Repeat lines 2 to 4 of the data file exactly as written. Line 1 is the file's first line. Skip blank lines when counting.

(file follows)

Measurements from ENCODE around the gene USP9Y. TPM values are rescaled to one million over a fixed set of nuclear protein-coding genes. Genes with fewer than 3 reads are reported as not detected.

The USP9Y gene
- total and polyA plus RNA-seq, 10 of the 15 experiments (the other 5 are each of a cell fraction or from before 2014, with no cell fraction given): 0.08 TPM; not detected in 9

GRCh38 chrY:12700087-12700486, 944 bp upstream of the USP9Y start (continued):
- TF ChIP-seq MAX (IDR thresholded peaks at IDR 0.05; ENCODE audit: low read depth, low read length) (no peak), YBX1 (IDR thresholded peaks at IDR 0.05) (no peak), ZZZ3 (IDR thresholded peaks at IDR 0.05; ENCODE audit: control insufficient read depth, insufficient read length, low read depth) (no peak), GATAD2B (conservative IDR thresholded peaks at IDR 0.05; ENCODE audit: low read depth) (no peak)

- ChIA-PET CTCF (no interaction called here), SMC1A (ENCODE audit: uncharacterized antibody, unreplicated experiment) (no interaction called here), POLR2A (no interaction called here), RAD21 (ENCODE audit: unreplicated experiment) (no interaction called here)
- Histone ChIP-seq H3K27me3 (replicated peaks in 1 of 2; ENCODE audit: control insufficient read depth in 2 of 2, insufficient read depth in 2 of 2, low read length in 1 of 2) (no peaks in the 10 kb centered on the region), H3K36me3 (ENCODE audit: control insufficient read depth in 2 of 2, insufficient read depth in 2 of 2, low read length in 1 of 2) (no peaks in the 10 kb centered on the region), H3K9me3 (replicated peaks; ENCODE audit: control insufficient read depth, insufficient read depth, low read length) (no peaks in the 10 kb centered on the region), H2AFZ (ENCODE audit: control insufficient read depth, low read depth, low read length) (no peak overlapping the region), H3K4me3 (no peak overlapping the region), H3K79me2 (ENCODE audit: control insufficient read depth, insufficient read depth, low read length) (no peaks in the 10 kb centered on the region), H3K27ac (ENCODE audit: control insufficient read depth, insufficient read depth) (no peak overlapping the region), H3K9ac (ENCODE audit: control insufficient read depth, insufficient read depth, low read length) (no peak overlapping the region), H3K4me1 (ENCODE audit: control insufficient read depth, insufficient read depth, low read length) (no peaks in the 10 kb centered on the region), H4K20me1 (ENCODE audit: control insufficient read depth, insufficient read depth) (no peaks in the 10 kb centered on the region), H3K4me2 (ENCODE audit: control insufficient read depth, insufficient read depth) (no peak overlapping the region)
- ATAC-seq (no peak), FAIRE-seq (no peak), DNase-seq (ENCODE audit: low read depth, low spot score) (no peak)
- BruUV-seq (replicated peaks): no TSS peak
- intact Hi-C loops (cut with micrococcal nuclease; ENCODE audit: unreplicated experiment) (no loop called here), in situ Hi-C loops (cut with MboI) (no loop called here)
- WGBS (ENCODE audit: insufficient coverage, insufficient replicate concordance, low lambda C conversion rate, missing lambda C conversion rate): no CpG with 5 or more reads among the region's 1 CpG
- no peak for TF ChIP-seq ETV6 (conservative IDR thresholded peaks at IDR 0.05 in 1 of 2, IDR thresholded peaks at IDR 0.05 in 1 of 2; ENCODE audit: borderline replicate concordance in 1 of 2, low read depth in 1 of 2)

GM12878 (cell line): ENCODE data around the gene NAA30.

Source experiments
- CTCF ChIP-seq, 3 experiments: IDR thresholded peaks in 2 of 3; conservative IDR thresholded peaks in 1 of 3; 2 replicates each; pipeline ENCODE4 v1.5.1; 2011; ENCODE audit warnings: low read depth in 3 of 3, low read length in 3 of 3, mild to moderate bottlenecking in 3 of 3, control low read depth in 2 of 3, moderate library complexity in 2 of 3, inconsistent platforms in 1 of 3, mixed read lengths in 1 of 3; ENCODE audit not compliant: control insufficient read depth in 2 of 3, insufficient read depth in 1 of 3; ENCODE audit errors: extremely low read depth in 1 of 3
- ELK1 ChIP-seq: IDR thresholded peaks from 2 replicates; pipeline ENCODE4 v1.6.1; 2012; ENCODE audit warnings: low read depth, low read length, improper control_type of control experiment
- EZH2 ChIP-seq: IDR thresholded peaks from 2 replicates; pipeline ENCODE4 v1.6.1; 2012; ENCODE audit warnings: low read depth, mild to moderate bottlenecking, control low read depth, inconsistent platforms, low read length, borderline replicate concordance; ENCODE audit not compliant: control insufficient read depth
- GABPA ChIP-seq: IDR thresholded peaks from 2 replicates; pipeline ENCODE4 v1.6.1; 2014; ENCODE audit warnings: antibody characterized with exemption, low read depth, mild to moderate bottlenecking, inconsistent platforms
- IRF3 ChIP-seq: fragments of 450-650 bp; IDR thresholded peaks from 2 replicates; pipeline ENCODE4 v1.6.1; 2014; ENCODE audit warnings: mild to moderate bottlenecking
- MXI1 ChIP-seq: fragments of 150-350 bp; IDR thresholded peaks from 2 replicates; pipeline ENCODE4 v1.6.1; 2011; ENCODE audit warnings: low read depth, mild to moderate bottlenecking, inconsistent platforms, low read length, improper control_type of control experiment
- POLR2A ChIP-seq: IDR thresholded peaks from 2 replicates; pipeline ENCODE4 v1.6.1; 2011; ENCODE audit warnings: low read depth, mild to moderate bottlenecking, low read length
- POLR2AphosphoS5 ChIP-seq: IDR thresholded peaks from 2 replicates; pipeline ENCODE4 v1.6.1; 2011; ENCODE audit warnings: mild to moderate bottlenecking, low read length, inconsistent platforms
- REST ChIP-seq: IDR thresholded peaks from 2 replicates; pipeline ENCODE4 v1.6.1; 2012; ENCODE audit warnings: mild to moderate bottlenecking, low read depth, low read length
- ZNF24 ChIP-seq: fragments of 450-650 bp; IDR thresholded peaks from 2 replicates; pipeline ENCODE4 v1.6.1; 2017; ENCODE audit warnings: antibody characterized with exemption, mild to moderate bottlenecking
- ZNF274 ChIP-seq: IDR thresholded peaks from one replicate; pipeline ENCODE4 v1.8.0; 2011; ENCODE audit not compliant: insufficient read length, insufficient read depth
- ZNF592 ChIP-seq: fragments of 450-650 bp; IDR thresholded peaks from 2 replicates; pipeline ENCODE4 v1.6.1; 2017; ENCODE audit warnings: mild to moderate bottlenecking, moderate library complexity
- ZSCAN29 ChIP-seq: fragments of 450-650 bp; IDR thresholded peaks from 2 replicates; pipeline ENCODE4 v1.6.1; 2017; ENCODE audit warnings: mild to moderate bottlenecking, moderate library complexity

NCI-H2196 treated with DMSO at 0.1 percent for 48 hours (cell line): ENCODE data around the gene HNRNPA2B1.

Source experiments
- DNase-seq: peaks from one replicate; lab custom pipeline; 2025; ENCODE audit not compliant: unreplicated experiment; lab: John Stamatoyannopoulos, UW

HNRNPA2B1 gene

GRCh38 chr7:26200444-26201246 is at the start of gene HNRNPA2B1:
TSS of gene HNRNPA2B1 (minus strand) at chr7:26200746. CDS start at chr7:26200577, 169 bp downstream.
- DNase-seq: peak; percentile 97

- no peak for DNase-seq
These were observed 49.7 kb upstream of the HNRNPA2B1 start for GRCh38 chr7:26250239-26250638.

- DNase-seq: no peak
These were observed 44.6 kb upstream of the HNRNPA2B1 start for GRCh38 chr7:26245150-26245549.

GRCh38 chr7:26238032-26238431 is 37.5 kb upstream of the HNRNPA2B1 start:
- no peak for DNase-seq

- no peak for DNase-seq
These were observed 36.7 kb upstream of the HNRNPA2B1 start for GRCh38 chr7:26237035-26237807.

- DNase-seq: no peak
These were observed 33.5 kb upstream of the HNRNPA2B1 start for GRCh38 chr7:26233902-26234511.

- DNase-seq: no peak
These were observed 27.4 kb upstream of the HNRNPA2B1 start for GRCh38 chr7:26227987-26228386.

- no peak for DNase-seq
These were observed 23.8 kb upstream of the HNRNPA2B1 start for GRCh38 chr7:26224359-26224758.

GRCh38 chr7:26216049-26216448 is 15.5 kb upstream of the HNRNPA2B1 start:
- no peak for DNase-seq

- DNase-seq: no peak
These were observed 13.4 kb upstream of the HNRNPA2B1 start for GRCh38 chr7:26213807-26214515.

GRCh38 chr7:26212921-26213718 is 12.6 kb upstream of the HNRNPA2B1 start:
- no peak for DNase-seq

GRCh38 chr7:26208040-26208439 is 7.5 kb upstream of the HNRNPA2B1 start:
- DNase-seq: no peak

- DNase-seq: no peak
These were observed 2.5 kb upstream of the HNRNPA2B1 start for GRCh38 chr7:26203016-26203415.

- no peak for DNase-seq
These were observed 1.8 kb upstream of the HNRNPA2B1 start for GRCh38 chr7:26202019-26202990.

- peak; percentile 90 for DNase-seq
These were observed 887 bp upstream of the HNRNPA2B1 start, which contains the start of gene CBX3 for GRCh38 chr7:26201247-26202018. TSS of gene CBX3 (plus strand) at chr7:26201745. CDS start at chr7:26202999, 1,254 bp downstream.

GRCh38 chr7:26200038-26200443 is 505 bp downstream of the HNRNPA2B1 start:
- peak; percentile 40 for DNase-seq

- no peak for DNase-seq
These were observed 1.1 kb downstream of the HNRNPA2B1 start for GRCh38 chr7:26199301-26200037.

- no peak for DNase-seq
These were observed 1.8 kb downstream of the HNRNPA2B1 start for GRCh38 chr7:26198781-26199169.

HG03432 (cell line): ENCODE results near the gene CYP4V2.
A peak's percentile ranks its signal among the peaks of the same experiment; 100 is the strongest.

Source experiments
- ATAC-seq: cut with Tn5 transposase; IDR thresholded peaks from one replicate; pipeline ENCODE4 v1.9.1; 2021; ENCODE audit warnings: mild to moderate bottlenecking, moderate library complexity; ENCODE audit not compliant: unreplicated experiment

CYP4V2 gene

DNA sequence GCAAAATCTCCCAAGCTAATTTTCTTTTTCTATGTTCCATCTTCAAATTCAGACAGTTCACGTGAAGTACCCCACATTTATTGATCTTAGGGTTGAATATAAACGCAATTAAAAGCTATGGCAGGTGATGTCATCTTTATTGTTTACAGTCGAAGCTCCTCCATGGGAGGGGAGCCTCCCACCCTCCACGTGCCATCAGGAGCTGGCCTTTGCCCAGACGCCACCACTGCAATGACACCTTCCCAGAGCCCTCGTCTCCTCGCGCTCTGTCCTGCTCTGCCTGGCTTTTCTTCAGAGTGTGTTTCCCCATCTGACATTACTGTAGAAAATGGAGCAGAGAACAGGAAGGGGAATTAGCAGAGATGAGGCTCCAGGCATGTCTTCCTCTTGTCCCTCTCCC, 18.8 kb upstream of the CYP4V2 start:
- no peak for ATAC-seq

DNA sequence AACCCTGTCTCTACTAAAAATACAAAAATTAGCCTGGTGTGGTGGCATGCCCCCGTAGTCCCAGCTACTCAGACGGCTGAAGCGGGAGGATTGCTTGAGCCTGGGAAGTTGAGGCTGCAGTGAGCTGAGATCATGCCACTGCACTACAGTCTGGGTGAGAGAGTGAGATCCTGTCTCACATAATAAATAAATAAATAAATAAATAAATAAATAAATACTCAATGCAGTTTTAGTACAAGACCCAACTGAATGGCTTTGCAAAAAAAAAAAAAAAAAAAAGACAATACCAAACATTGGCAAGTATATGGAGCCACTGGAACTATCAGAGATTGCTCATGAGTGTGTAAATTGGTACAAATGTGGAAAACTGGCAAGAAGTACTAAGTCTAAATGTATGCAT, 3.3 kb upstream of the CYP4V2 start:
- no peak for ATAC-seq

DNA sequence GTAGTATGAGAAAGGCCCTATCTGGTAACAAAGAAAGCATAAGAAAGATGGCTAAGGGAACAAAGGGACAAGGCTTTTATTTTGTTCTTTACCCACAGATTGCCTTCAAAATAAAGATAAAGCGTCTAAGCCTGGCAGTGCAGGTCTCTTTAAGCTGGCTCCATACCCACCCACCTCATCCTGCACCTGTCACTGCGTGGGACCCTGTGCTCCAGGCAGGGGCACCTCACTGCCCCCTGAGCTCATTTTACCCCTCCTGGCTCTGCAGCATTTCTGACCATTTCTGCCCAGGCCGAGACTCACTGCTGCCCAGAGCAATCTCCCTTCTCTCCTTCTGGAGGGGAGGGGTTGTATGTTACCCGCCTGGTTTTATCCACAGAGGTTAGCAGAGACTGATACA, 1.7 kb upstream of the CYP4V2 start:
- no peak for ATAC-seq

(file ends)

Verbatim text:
The USP9Y gene
- total and polyA plus RNA-seq, 10 of the 15 experiments (the other 5 are each of a cell fraction or from before 2014, with no cell fraction given): 0.08 TPM; not detected in 9

GRCh38 chrY:12700087-12700486, 944 bp upstream of the USP9Y start (continued):